Rep. Gus Bilirakis (R-FL), ranking member on the Homeland Security Subcommittee on Management, Investigations and Oversight, has a pretty good question for Secretary of Homeland Security Janet Napolitano: "Where are all the visa screeners we gave you money for?"
According to CQ.com (subscription only), Bilirakis sent Napolitano a letter last week asking why the Department of Homeland Security (DHS) had not posted more personnel at consular offices overseas to screen visa applications after Congress allocated $500,000 explicitly for that purpose.
In 2002, the Homeland Security Act created the Visa Security Program, Bilirakis wrote, which "was intended to ensure that highly-trained agents with specialized knowledge in terrorism and security would provide enhanced capabilities to our first-line of defense against those who want to gain access to the United States for illegitimate purposes."
In his letter, Bilirakis notes that DHS still does not have a Visa Security unit posted at the U.S. consular office in London, where 23-year-old Nigerian jihadist Umar Farouk Abdulamutallab received his U.S. visa that he used to board Northwest Flight 253 with explosives sewn into his underwear on Christmas Day.
Bilirakis' letter followed another letter sent to Napolitano two weeks ago by all seven Republicans on the Senate Judiciary Committee.
"We learned that the NSDD-38 applications for Yemen, Tel Aviv, Jerusalem, Frankfurt, and Amman are now pending with the Department of Homeland Security," the letter stated. "The Visa Security unit for Yemen has been pending since September 2008 while the others have been pending since September 2009."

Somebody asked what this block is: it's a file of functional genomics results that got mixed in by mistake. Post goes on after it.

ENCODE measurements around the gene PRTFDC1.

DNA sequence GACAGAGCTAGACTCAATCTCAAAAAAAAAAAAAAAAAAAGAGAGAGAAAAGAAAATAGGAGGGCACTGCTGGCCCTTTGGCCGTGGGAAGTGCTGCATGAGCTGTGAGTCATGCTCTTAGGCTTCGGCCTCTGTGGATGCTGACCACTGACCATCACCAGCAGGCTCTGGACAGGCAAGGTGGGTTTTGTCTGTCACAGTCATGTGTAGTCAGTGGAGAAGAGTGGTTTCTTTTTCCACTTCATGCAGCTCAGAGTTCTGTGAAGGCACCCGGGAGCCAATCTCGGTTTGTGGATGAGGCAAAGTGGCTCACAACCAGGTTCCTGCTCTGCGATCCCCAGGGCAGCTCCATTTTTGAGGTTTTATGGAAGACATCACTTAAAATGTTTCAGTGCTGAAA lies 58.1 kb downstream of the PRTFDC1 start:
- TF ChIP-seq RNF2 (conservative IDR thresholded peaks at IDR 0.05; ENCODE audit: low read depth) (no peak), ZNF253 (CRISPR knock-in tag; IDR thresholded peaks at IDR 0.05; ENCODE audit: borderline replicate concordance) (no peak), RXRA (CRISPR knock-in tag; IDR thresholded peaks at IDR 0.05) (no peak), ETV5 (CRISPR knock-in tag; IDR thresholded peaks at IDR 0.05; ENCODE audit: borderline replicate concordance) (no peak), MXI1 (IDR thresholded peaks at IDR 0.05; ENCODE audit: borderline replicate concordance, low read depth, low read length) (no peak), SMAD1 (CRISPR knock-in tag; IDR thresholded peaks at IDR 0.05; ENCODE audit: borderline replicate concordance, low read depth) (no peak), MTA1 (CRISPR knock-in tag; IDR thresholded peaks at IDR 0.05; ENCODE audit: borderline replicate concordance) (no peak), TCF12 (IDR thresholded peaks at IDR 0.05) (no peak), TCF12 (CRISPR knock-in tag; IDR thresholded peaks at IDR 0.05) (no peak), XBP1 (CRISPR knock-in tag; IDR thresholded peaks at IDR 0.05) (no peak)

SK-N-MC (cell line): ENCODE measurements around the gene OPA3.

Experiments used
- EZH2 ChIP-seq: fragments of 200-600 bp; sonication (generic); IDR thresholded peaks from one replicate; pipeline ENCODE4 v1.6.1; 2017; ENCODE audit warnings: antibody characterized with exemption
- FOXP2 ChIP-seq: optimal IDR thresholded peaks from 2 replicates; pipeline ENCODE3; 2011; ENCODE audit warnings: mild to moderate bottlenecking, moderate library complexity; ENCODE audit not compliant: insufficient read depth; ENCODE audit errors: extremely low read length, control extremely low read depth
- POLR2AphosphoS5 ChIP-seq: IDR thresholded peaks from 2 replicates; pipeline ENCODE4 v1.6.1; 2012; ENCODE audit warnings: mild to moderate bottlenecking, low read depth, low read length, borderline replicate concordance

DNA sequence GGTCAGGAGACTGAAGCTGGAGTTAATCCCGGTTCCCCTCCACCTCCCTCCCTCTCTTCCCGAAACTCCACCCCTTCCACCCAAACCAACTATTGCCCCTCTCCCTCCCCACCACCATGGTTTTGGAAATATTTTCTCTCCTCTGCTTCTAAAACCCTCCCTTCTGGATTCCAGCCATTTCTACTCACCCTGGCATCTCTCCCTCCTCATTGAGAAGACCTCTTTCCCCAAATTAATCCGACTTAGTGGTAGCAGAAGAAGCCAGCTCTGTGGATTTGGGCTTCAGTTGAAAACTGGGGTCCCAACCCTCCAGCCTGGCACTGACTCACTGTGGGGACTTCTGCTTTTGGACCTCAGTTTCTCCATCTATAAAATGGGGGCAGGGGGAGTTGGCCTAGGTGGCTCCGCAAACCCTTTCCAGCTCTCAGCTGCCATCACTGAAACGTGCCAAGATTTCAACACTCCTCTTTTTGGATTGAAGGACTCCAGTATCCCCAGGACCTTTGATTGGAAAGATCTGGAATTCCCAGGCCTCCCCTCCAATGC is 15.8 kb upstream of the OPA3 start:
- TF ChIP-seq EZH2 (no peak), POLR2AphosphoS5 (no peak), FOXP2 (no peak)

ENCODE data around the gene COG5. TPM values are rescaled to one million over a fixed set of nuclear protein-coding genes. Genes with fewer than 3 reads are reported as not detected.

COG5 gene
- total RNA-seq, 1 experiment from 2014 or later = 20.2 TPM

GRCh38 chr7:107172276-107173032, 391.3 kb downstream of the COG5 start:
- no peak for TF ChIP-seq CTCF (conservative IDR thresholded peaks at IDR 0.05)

Abdulmutallab received his training for the Christmas Day terrorist plot in Yemen by al Qaeda in the Arabian Peninsula, a separate jihadist terrorist group allegedly connected to Osama Bin Laden's al Qaeda organization.
On Jan. 22, Sen. John Cornyn (R-TX), a signatory to that letter, introduced S. 2944 to give the Secretary of Homeland Security that explicit authority to refuse or revoke a visa, even if the Secretary of State has already granted the visa. The legislation also gives DHS the sole authority to issue, refuse, or revoke visas in 24 high-volume visa posts and high-risk countries as well as requires the department to deploy personnel to conduct on-site visa reviews, according to Cornyn's Web site. The legislation appropriates $30 million in fiscal years 2010 and 2011 to accomplish that goal.
Two days before Cornyn introduced his legislation, CQ.com reports Napolitano told the Senate Committee on Homeland Security and Government Reform that earlier law did not explicitly give the Secretary of Homeland Security authority to revoke visas, a power reserved by the State Department.
At that hearing, ranking member Sen. Susan Collins (R-ME) said that only 15 Visa Security units had been stood up at 220 consular posts worldwide. Collins called this "disturbing, when you consider that DHS and the State Department have identified 57 posts as being high-risk,” CQ.com reports.
♦ Photo of a U.S. visa by josephlee1001/Flickr